Typhoon Mangkhut: Hong Kong’s claims breakdown

March 25 2019 by Andrew Tjaardstra

According to statistics from 59 insurers, which account for more than 80% of Hong Kong’s market share, there were around 32,000 claims costing insurer HK$2.9 billion (US$370 million) from Typhoon Mangkhut last October — Hong Kong’s strongest ever storm.

The breakdown of claims, according to data compiled by the Hong Kong Federation of Insurance, included 11,399 claims for property damage, business interruption and contractors’ all risk. The HK$2.1 billion for property damage took up the vast majority of insurers’ payouts. There was a further HK$53.8 million for business interruption and HK$478.3 million for contractors’ all risk.

There was a total of 19,912 claims for employees’ compensation (EC), motor and travel, with HK$4 million for EC, HK$113 million for motor claims and HK$33.2 million for travel claims.

In addition, 531 marine claims were lodged. Cargo claims cost insurers HK$18.6 million, hull claims caused HK$79.7 million of claims and marine liability claims cost insurers HK$4.9 million.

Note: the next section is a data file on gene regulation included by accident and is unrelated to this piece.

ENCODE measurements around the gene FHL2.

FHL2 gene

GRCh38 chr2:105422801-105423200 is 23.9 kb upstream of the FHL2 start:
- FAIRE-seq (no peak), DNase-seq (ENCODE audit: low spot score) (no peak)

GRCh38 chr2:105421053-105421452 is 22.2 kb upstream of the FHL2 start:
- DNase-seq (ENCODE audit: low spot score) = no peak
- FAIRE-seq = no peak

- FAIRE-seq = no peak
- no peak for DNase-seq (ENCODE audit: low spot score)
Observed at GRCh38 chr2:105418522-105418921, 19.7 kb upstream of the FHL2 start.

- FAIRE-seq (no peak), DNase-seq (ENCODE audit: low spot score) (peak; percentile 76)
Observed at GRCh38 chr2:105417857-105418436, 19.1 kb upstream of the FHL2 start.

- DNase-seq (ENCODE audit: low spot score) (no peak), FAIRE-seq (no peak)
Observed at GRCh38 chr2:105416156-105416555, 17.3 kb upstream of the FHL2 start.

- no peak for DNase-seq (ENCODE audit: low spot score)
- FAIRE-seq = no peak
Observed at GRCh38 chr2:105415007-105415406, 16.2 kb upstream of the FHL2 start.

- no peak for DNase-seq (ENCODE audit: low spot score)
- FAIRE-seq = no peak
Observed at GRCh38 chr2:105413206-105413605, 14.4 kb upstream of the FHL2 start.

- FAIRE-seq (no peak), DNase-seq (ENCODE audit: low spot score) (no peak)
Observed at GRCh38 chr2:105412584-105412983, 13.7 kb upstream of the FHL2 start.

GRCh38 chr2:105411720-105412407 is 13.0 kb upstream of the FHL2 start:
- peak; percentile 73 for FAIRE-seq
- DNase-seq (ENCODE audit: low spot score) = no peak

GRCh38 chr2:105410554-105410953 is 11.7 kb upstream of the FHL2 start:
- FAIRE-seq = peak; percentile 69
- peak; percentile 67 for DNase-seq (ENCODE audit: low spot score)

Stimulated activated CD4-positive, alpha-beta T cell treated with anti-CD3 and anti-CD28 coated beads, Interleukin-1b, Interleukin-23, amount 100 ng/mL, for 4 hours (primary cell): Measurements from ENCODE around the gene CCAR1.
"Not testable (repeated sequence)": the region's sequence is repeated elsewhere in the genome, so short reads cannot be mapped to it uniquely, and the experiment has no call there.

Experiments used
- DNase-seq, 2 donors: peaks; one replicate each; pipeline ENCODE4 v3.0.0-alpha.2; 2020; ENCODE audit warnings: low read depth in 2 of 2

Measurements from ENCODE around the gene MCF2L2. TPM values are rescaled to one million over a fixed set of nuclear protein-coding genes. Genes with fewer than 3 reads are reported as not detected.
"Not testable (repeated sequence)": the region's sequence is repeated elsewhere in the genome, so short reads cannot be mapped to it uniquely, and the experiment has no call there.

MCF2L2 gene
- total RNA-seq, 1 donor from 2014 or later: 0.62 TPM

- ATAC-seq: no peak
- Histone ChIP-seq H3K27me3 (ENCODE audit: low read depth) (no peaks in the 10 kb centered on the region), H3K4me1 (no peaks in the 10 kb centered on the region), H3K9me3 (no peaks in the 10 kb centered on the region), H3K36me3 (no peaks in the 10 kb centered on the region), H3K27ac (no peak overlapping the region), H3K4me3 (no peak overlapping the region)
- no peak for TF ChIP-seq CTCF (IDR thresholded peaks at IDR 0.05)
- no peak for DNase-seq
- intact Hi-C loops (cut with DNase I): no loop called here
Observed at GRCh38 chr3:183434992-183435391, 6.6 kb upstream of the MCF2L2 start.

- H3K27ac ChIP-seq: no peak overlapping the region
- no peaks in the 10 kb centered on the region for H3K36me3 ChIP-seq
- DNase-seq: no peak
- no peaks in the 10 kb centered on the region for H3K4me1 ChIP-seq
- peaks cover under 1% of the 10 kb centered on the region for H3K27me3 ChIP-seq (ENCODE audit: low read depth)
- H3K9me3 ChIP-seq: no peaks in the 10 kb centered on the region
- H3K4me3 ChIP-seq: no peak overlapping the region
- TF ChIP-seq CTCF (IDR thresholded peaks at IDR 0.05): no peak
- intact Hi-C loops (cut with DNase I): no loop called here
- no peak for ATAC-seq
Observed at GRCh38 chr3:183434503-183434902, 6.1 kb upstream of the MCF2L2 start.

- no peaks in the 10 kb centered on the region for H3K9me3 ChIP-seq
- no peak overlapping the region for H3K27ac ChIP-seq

“Close to 32,000 claims were lodged for various types of insurance, with claims amount reaching close to HK$2.9 billion,” said David Alexander, chairman of the General Insurance Council of the Hong Kong Federation of Insurers and head of P&C reinsurance for Hong Kong and Taiwan at Swiss Re.

“Over 70% of claims, i.e. HK$2 billion, was incurred by property damages. When comparing the figures with those arising from Typhoon Hato [in 2017], we saw a 500% surge on reported case count,” said Clement Hau, deputy chairman of the HKFI’s Fire Insurance Association.

“These alarming figures remind us the importance of insuring your properties against catastrophic risks. Currently, 80% of households do not have household insurance and are exposed to huge risks. Tenants or home-owners should consider taking out sufficient cover to protect their properties against catastrophic loss.”

The storm also caused widespread damage in the northern Philippines, Macau and southern China.

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